5. An air conditioning system for vehicles equipped with a thermal transfer coil and an air blower adapted to direct an air stream over said coil, the vehicle having a liquid cooled engine and a liquid coolant circulating pump, the improvement comprising an absorption refrigeration system including a generator, means including the liquid coolant circulating pump for circulating hot engine coolant through the generator and back to the engine, whereby the generator receives thermal energy needed to operate the absorption refrigeration system, a refrigerant evaporator, means including a second pump for circulating liquid engine coolant through the evaporator and through said thermal transfer coil a refrigerant condenser connected between said generator and evaporator, an absorber unit, strong and weak refrigerant solution lines interconnecting said generator and absorber unit, a solution condenser connected with said absorber unit, pumping means for returning a strong solution from the solution condenser back to the absorber unit, and restrictor valve means connected between the refrigerant condenser and evaporator and between the evaporator and the absorber.
Description
BACKGROUND OF THE INVENTION

This invention has for its main objective to provide a better, more practical and less expensive integrated heating and cooling system for automobiles and the like. Heretofore, most automobiles have been equipped with separate heating and air conditioning systems involving independent and separate heating and cooling coils in the passenger compartment and separate blowers to circulate air over these coils at proper times.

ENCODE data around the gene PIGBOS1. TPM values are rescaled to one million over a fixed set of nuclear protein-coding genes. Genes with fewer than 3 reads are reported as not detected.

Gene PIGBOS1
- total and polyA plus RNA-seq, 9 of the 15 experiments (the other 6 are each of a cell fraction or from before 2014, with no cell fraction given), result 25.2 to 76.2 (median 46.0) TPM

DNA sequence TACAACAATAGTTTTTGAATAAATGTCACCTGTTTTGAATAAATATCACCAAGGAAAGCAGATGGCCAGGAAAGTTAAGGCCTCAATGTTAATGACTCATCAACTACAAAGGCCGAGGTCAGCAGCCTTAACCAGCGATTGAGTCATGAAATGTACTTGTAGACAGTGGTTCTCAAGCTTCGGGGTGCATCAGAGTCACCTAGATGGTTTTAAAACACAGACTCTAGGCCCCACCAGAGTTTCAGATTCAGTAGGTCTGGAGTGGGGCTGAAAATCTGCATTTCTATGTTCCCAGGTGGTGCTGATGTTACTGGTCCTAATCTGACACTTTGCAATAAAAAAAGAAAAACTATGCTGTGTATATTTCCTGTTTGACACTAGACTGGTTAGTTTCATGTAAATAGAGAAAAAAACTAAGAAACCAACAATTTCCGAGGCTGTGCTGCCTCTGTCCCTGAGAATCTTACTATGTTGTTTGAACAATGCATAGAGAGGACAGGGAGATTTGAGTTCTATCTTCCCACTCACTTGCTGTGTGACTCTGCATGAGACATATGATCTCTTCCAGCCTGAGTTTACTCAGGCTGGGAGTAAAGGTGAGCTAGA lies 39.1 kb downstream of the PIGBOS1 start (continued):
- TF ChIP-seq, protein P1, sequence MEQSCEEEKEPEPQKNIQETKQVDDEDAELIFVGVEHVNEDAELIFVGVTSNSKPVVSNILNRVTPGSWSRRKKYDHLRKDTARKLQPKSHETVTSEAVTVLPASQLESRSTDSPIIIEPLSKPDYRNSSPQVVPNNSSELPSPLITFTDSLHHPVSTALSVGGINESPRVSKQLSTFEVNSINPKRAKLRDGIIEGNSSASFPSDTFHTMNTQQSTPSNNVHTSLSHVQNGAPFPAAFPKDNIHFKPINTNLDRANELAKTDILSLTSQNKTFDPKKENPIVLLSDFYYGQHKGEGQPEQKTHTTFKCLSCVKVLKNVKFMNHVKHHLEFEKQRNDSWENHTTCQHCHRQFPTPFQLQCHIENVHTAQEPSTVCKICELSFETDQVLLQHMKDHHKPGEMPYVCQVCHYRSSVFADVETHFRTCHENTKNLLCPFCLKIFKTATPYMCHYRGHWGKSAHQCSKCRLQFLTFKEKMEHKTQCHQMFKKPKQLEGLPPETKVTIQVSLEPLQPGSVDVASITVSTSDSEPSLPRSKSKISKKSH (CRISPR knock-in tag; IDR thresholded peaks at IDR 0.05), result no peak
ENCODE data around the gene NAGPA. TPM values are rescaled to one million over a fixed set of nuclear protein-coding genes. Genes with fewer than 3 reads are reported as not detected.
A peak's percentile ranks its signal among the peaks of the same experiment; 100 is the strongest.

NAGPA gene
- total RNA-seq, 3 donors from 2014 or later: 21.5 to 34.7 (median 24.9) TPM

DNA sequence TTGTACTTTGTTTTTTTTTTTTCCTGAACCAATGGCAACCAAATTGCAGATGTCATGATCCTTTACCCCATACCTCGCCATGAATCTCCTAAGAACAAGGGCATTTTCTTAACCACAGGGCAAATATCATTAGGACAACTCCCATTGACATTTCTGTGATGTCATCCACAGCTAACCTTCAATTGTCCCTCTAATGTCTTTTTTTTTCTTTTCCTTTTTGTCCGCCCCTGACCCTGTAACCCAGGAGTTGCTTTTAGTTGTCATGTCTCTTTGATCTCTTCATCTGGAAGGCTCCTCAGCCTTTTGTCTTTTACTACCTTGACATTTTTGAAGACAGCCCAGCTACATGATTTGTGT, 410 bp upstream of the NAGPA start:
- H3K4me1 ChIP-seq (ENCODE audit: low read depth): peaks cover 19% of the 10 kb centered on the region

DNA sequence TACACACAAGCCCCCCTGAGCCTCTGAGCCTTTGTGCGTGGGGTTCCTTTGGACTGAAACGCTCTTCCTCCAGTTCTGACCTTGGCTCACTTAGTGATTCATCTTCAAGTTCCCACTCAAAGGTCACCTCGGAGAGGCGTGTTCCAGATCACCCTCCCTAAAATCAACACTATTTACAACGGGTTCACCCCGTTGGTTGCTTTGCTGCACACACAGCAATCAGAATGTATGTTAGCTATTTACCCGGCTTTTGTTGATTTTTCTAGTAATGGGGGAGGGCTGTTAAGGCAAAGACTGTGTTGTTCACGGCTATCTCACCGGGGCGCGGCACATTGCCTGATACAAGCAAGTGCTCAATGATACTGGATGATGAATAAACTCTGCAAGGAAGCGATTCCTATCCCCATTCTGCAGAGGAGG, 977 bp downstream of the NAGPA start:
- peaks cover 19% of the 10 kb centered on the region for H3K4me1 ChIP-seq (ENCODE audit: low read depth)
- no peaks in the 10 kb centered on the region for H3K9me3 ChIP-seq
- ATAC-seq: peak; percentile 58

Conventionally, automotive vehicle air conditioning systems involve an engine driven compressor as a part of the refrigeration system employing a hydrocarbon refrigerant. The driving of the compressor with the associated clutch, pulleys and belts places a considerable load on the engine requiring fast idling of the engine to avoid stalling under the load caused by the compressor during the air conditioning cycle. This is particularly objectionable with today's smaller automobile engines where all available horse power is necessary for safe acceleration and passing.

SUMMARY OF THE INVENTION

In light of the above, the present invention seeks to provide a simpler, lighter and less costly combined system for heating and cooling the vehicle at required times wherein the air conditioning compressor, clutch and associated components are eliminated entirely. In lieu of the traditional mechanical refrigeration system in present-day automobiles, an absorption refrigeration system is employed, including a generator which utilizes normally wasted heat present in the engine coolant (water-glycol) to provide the necessary energy to operate the absorption system in lieu of the usual compressor.

The resulting combined system allows hot engine coolant and chilled coolant selectively to be circulated through the single existing coil within the passenger compartment and to be acted on by the single existing blower to provide heating or cooling of the passenger compartment, as desired. One coil and one blower usually present are eliminated entirely in the simplified system.

An alternative embodiment of the invention involves employing a hot gas heated generator to serve as a boost absorption system using the hot gas from the compressor of an electric air-conditioning system to increase the total capacity of any electric system.

Other possible options include preheating water delivered to the generator of the absorption refrigeration system by means of the exhaust manifold, and secondarily heating the refrigerant by means of exhaust manifold heat.

A still further feature of the invention comprises the utilization of the existing power steering pump of the vehicle to operate a diaphragm pump used to pass the strong refrigerant solution from the solution condenser back to the absorber, or by using a hydraulic driven pump.

Other features and advantages of the invention will become apparent during the course of the following description.

BRIEF DESCRIPTION OF THE DRAWINGS